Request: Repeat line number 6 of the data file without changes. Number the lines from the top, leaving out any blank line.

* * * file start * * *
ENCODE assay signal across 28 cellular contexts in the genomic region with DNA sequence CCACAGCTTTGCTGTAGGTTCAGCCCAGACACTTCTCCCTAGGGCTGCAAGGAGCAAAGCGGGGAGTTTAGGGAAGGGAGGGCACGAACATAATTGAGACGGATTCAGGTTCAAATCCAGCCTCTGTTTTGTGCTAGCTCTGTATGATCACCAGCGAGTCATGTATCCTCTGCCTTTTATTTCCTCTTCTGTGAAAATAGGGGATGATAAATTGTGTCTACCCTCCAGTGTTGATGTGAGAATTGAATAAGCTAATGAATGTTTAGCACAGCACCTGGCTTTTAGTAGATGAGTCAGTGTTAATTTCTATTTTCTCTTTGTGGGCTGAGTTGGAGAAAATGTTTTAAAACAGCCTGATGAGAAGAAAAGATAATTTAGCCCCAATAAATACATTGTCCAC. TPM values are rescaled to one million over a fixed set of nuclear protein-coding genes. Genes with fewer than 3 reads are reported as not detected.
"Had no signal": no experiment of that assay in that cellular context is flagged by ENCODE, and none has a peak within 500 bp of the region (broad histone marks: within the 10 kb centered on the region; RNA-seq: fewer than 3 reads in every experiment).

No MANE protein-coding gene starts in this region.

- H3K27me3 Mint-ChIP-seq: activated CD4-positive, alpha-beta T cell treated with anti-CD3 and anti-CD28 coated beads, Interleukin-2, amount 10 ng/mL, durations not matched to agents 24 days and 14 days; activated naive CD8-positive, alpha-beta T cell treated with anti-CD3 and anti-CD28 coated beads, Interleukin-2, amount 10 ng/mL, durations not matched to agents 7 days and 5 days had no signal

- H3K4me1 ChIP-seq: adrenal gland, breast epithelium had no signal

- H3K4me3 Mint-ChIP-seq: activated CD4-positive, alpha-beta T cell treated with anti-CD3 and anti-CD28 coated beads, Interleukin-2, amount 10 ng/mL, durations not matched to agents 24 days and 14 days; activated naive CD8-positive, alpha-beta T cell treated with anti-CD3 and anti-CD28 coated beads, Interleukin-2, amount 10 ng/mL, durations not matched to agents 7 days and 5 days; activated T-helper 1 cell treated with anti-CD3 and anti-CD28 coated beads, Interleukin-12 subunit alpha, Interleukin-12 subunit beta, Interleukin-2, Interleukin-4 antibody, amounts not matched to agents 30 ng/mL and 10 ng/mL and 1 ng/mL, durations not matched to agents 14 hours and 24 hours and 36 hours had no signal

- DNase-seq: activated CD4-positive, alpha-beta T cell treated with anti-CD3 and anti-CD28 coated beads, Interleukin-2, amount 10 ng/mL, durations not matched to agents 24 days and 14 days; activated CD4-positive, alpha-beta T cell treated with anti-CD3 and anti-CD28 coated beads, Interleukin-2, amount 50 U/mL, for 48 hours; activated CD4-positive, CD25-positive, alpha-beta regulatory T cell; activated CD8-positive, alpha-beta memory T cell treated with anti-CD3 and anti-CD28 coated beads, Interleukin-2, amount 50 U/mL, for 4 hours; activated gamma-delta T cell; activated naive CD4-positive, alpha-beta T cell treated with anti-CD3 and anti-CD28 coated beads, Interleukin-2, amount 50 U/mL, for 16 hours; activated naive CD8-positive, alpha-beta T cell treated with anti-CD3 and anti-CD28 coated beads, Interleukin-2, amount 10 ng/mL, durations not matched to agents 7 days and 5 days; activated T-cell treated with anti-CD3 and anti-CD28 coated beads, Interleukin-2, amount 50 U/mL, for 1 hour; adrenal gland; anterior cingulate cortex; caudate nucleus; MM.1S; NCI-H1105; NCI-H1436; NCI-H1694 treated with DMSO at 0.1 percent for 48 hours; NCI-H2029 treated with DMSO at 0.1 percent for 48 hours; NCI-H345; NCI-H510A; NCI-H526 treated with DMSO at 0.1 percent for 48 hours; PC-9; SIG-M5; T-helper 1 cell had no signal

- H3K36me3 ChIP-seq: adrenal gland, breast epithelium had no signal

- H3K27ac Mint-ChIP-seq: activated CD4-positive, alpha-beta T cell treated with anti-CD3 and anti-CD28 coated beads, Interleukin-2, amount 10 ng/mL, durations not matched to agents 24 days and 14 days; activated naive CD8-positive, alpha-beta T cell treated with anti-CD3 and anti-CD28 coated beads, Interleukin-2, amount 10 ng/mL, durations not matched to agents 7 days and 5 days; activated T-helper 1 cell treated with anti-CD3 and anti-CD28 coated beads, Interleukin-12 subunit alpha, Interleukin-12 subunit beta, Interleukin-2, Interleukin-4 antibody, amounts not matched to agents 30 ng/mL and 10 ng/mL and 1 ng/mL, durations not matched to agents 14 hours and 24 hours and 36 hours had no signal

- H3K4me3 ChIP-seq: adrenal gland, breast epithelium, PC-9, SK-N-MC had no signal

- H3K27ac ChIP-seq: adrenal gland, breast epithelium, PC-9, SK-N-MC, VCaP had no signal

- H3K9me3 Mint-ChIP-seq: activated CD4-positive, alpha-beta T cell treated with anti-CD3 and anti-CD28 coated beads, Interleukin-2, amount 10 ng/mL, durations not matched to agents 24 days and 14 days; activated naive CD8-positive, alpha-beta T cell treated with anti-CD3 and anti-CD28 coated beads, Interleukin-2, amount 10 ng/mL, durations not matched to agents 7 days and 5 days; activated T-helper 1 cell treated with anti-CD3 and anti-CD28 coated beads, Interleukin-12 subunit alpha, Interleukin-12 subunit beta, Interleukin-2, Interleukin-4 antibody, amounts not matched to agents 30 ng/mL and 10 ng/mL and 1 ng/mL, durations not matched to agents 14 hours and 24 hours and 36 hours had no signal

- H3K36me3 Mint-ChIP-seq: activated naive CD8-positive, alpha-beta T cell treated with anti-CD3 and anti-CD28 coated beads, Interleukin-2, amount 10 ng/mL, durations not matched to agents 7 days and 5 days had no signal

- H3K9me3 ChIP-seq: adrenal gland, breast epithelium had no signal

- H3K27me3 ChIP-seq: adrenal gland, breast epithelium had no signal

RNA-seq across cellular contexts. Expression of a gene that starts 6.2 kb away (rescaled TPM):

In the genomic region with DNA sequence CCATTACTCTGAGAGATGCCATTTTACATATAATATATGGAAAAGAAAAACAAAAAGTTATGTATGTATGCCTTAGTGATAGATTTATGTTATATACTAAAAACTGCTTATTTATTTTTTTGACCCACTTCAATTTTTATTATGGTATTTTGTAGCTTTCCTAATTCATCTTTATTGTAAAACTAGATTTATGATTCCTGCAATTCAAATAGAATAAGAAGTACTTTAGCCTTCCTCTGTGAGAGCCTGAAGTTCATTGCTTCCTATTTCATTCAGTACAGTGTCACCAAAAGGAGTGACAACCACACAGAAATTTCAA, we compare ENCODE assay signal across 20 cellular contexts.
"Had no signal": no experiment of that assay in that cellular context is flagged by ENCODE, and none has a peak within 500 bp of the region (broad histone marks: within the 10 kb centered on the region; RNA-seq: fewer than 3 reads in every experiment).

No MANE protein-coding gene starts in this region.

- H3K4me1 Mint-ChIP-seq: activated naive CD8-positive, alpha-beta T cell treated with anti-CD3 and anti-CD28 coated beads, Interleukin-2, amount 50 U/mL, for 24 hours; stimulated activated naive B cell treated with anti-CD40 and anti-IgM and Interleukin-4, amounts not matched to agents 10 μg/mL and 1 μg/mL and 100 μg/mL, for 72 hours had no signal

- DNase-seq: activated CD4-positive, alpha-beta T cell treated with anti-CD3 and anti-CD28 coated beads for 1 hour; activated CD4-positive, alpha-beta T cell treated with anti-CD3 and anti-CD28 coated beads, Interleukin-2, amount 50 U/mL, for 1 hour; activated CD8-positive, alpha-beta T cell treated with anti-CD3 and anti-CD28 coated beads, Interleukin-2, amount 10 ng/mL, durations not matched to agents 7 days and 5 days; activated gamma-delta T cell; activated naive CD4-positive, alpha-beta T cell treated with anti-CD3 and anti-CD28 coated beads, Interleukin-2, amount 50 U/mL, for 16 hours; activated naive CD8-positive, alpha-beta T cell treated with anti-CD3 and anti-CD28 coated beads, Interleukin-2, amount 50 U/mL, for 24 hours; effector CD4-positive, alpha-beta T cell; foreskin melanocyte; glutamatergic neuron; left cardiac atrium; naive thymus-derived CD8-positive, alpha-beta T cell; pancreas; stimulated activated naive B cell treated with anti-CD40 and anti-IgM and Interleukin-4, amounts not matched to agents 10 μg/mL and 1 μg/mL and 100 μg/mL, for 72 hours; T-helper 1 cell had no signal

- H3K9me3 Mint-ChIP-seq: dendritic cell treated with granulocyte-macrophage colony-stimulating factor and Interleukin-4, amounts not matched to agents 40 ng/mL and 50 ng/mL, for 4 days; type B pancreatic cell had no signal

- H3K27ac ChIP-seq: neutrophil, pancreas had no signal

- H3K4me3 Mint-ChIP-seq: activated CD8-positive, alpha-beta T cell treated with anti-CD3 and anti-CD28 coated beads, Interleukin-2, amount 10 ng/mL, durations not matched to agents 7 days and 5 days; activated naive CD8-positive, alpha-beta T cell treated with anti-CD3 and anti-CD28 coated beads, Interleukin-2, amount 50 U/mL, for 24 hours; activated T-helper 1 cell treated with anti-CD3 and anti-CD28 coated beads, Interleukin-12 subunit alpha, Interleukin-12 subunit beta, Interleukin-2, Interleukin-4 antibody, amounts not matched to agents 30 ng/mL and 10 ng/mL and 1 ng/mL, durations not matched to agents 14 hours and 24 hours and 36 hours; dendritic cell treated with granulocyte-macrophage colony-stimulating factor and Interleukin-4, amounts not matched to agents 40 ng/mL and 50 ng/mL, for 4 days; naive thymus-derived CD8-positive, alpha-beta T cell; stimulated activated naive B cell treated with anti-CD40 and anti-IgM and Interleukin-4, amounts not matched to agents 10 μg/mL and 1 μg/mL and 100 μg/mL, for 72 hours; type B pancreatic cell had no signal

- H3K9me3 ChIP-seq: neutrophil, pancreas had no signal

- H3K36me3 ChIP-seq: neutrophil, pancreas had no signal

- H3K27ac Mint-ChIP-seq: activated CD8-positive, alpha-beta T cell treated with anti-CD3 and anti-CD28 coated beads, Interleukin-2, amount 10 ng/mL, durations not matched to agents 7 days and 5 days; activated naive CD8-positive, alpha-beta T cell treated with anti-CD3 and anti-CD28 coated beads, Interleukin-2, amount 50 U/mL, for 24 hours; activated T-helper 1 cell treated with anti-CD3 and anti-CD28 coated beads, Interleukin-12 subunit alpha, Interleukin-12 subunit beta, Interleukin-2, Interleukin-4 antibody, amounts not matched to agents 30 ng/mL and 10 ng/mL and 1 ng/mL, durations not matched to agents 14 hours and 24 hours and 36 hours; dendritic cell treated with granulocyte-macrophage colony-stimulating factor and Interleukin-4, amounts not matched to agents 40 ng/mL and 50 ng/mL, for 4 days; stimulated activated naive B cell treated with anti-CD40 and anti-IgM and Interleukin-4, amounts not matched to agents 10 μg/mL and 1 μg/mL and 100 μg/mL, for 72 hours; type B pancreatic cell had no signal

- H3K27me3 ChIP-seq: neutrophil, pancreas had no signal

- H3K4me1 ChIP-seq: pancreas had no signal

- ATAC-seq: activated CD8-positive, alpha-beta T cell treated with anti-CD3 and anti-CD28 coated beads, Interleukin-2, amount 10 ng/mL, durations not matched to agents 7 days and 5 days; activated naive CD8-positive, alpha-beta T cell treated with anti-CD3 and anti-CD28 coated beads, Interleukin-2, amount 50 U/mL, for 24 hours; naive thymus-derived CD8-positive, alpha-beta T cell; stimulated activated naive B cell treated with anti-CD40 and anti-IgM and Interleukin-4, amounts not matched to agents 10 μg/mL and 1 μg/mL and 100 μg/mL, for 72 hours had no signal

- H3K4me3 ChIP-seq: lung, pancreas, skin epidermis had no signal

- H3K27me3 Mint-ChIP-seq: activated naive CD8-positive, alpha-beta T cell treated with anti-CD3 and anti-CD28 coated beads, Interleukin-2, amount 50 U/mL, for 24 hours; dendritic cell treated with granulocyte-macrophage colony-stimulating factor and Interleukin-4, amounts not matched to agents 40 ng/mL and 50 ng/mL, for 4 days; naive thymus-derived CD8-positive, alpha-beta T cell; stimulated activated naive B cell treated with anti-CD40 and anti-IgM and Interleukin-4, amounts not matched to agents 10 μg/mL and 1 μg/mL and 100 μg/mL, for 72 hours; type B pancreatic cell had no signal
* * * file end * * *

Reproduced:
- H3K4me3 Mint-ChIP-seq: activated CD4-positive, alpha-beta T cell treated with anti-CD3 and anti-CD28 coated beads, Interleukin-2, amount 10 ng/mL, durations not matched to agents 24 days and 14 days; activated naive CD8-positive, alpha-beta T cell treated with anti-CD3 and anti-CD28 coated beads, Interleukin-2, amount 10 ng/mL, durations not matched to agents 7 days and 5 days; activated T-helper 1 cell treated with anti-CD3 and anti-CD28 coated beads, Interleukin-12 subunit alpha, Interleukin-12 subunit beta, Interleukin-2, Interleukin-4 antibody, amounts not matched to agents 30 ng/mL and 10 ng/mL and 1 ng/mL, durations not matched to agents 14 hours and 24 hours and 36 hours had no signal